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How to Select a Real Estate Agent

How to Select a Real Estate Agent

When the time comes to sell their home, the first task for most home owners is to select a real estate agent to handle the process. It's the agent who usually has all the knowledge required to sell the home—including state and federal laws governing the selling process, legal forms, etc.—so it's a crucial step in the home selling process.

So how do you go about selecting the right one?

Traditional Real Estate Companies

When you think of a real estate company, your mind probably recalls the names of those you've seen on TV commercials and on the signs you see in your neighborhood. The majority of these companies are "traditional" real estate companies—meaning they all work basically the same way and sell your house in exchange for a percentage of the sale price. This commission is where the company gets its revenue and is typically around 6%. The most visible traditional companies include RE/MAX, Century 21, GMAC, Prudential and Coldwell-Banker.

When you sign an agreement to list your home with a particular company, that establishes a contract between you and them. The agent you sign the agreement with is the face of the company and the mechanism for the actual tasks to market your home.

Most of the traditional companies do not offer anything vastly different than the next. What they do offer is size and reputation: you know their name, and the buyers interested in your house have heard of them. This gives a level of credibility and confidence to you as the home seller and to potential buyers. However, would you, if you were looking for a new home, not go see a house because you didn't recognize the company name on the sign out front? Probably not.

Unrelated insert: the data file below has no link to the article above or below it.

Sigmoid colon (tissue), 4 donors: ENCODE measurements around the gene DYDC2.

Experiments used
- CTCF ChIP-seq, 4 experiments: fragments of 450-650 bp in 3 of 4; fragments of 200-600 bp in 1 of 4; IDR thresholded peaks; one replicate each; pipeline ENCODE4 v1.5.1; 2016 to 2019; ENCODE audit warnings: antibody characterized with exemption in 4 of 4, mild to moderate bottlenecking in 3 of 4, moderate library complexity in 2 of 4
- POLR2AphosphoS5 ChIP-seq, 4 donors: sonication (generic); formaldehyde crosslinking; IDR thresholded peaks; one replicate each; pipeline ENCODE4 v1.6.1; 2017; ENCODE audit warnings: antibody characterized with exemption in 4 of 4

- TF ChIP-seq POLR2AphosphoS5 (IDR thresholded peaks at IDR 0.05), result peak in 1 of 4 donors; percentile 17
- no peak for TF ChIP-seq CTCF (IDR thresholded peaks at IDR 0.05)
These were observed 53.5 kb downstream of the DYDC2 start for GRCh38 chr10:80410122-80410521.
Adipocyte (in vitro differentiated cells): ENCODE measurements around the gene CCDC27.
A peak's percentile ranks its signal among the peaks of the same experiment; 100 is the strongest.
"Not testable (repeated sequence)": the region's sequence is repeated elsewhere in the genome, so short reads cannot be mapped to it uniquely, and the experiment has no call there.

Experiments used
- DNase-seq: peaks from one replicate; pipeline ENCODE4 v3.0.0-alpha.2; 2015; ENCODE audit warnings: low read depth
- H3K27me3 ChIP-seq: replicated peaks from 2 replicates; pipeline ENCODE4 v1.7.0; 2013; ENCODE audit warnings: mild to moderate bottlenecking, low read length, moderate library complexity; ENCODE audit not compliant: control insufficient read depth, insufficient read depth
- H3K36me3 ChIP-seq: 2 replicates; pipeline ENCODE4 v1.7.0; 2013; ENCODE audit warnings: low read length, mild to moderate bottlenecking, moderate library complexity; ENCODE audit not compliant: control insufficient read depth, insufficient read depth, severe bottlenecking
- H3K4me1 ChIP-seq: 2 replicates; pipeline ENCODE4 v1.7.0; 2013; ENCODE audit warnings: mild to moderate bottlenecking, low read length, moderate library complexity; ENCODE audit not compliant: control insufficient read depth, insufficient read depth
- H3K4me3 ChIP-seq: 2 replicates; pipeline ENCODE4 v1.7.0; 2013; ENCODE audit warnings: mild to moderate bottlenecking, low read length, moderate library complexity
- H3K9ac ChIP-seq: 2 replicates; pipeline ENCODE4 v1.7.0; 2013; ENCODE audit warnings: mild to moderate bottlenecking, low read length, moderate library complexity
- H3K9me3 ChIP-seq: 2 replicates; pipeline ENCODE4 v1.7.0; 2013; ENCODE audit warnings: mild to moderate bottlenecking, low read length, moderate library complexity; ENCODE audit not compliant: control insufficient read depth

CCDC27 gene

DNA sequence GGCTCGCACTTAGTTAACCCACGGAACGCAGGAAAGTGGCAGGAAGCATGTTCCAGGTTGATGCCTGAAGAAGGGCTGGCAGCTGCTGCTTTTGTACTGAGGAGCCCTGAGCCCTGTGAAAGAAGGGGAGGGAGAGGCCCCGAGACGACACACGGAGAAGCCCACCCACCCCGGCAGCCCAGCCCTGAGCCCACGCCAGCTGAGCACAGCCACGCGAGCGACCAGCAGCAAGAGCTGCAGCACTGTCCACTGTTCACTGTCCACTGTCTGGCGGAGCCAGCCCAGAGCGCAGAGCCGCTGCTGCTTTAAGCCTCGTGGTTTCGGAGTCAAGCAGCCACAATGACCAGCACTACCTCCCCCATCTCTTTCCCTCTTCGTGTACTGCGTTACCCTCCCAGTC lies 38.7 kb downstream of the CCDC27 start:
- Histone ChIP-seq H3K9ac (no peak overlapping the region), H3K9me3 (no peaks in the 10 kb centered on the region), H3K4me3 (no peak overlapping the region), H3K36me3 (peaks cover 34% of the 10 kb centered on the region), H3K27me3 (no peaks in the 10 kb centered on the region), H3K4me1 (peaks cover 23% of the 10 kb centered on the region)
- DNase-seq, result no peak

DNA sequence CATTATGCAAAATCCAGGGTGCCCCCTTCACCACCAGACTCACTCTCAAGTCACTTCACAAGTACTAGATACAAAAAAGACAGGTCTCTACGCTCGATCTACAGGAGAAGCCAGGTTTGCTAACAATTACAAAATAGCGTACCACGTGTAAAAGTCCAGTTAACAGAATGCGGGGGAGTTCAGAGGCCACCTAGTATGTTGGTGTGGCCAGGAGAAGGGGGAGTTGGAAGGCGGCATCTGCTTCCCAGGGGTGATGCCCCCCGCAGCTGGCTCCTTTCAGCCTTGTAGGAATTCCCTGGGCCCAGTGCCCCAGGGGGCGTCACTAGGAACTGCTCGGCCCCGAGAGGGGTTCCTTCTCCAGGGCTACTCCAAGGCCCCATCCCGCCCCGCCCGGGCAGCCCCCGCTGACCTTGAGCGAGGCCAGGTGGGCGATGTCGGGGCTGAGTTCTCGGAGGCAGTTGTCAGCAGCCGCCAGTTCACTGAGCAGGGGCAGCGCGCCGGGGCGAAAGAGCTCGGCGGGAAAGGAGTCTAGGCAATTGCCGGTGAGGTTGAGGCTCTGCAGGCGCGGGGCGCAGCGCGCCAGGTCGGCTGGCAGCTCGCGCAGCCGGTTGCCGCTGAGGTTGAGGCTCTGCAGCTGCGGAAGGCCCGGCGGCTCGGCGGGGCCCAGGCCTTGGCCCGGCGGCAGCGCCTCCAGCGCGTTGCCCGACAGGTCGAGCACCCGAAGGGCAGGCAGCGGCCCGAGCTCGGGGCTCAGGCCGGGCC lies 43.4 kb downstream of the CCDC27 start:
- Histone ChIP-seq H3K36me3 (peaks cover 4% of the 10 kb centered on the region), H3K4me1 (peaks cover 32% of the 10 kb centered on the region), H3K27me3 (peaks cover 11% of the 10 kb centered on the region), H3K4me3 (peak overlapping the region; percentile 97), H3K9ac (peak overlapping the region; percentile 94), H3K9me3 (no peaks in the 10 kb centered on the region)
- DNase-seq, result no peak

The perception by most people is that a recognized name offers quality. Quality, however, is not a company product in the real estate world. Quality can only be provided by the individual agent.

Larger Company = Better Quality?

Does a recognized company with hundreds of agents provide better quality than a no-name company with only a few agents? Maybe. If you get a high-caliber agent at either company, you will find quality. The perception is that a large company would provide more resources and better resources than a smaller company, therefore making better agents. Larger companies may offer more, but it is still up to the individual agent to take advantage of what is offered.

There are no company rules requiring that agents be trained to any level above the minimum to receive a license, but most state laws do mandate that an agent attend a minimum level of continuing education in order to keep a license, though. Thus, agents in most states all receive the same minimum amount of training, regardless of which size company they work for.

Larger Company = More Buyers?

Do agents at a larger company have more access to potential buyers? While this may seem logical, it is often just the opposite.

In a large company, the interaction of agents is limited. Most do not have office space at the main office, and the only company requirement is that the agents attend a weekly business meeting. Thus, the access and exposure to fellow agents and their buyers in a large company is no better than with a small one.

Furthermore, many companies use the weekly business meeting as a communications mechanism for agents to announce new listings. When the company gets too many agents, though, it's often too time consuming for this practice to continue so it is minimized or cut out altogether.